--
As before, our exogeneity (conditional mean zero) assumption implies $\mathop{\text{Cov}} \left( x_1,\, u \right) = 0$, which gives us
--
$$ \mathop{\text{plim}} \hat{\beta}_1 = \beta_1 + \dfrac{\beta_2 \mathop{\text{Cov}} \left( x_1,\, x_2 \right)}{\mathop{\text{Var}} \left( x_1 \right)} $$
---
Thus, we find that
$$ \mathop{\text{plim}} \hat{\beta}_1 = \beta_1 + \beta_2 \dfrac{ \mathop{\text{Cov}} \left( x_1,\, x_2 \right)}{\mathop{\text{Var}} \left( x_1 \right)} $$
In other words, an .pink[omitted variable will cause OLS to be inconsistent if **both** of the following statements are true]:
1. The omitted variable .hi[affects our outcome], _i.e._, $\beta_2 \neq 0$.
2. The omitted variable correlates with included explanatory variables, _i.e._, $\mathop{\text{Cov}} \left( x_1,\,x_2 \right) \neq 0$.
If both of these statements are true, then the OLS estimate $\hat{\beta}_1$ will not converge to $\beta_1$, even as $n$ approaches $\infty$.
---
layout: true
# Omitted-variable bias, redux
## Signing the bias
---
Sometimes we're stuck with omitted variable bias.<sup>.pink[†]</sup>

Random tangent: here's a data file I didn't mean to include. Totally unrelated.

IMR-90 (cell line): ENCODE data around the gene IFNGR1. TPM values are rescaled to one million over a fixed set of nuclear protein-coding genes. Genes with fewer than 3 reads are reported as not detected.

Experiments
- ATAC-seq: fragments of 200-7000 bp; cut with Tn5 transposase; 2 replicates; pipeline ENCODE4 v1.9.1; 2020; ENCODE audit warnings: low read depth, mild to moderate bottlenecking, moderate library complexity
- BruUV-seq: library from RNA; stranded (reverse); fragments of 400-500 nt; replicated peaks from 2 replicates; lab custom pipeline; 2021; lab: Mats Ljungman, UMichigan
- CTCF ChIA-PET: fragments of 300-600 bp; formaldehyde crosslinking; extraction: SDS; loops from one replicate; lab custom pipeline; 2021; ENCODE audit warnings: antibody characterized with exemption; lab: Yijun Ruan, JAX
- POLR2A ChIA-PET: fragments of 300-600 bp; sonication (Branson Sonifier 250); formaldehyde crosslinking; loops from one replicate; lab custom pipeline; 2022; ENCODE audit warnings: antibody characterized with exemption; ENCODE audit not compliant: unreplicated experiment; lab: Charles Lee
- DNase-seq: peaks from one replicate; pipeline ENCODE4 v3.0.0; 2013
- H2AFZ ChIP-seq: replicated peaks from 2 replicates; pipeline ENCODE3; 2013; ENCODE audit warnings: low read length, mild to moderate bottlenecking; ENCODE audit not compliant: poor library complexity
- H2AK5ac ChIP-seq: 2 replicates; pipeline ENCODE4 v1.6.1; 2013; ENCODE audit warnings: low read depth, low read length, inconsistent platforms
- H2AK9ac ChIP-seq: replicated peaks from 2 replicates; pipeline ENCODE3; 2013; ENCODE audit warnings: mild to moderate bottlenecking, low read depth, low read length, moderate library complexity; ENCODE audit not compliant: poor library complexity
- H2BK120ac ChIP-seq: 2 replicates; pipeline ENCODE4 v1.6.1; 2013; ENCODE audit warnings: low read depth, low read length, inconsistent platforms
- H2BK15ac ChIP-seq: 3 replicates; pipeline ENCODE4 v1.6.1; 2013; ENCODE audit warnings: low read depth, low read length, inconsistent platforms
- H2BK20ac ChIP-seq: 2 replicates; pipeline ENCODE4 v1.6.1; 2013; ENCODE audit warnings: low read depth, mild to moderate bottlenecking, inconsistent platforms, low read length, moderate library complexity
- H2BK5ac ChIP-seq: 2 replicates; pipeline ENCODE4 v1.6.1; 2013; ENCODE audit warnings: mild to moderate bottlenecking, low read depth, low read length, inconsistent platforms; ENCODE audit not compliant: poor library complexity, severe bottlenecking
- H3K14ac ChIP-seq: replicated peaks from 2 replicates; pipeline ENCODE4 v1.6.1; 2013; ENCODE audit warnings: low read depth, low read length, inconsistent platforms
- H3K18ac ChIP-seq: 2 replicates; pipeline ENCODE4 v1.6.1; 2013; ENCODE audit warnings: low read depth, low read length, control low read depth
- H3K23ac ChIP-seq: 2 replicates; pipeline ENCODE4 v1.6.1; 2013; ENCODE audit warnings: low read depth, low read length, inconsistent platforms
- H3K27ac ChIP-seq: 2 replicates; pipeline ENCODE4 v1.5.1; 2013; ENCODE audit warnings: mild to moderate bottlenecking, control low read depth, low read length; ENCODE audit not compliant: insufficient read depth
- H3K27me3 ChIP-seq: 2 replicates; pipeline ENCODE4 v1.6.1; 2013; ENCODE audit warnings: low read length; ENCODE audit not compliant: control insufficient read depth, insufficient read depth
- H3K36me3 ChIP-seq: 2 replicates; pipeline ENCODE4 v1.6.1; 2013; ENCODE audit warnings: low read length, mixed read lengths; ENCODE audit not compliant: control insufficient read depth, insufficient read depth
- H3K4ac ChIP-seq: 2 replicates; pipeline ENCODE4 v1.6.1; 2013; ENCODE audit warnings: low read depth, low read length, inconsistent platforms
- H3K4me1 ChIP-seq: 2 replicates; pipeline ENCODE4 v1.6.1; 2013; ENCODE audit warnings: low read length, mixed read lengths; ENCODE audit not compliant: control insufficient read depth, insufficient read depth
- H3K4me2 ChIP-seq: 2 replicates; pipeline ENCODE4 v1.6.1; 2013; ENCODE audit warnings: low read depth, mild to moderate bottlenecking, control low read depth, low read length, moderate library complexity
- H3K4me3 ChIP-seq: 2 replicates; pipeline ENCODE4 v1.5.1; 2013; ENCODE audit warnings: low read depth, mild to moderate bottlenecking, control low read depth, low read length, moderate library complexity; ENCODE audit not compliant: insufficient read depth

$$ \mathop{\text{plim}} \hat{\beta}_1 = \beta_1 + \beta_2 \dfrac{ \mathop{\text{Cov}} \left( x_1,\, x_2 \right)}{\mathop{\text{Var}} \left( x_1 \right)} $$
.footnote[.pink[†] You will often hear the term "omitted-variable bias" when we're actually talking about inconsistency (rather than bias).]
When this happens, we can often at least know the direction of the inconsistency.
---
Begin with
$$ \mathop{\text{plim}} \hat{\beta}_1 = \beta_1 + \beta_2 \dfrac{ \mathop{\text{Cov}} \left( x_1,\, x_2 \right)}{\mathop{\text{Var}} \left( x_1 \right)} $$
We know $\color{#20B2AA}{\mathop{\text{Var}} \left( x_1 \right) > 0}$. Suppose $\color{#e64173}{\beta_2 > 0}$ and $\color{#FFA500}{\mathop{\text{Cov}} \left( x_1,\,x_2 \right) > 0}$. Then
--
$$
\begin{align}
\mathop{\text{plim}} \hat{\beta}_1 = \beta_1 + \color{#e64173}{(+)} \dfrac{\color{#FFA500}{(+)}}{\color{#20B2AA}{(+)}} \implies \mathop{\text{plim}} \hat{\beta}_1 > \beta_1
\end{align}
$$
∴ In this case, OLS is **biased upward** (estimates are too large).
--
$$
\begin{matrix}
\enspace & \color{#FFA500}{\text{Cov}(x_1,\,x_2)> 0} & \color{#FFA500}{\text{Cov}(x_1,\,x_2)< 0} \\
\color{#e64173}{\beta_2 > 0} & \text{Upward} & \\
\color{#e64173}{\beta_2 < 0} & &
\end{matrix}
$$
---
Begin with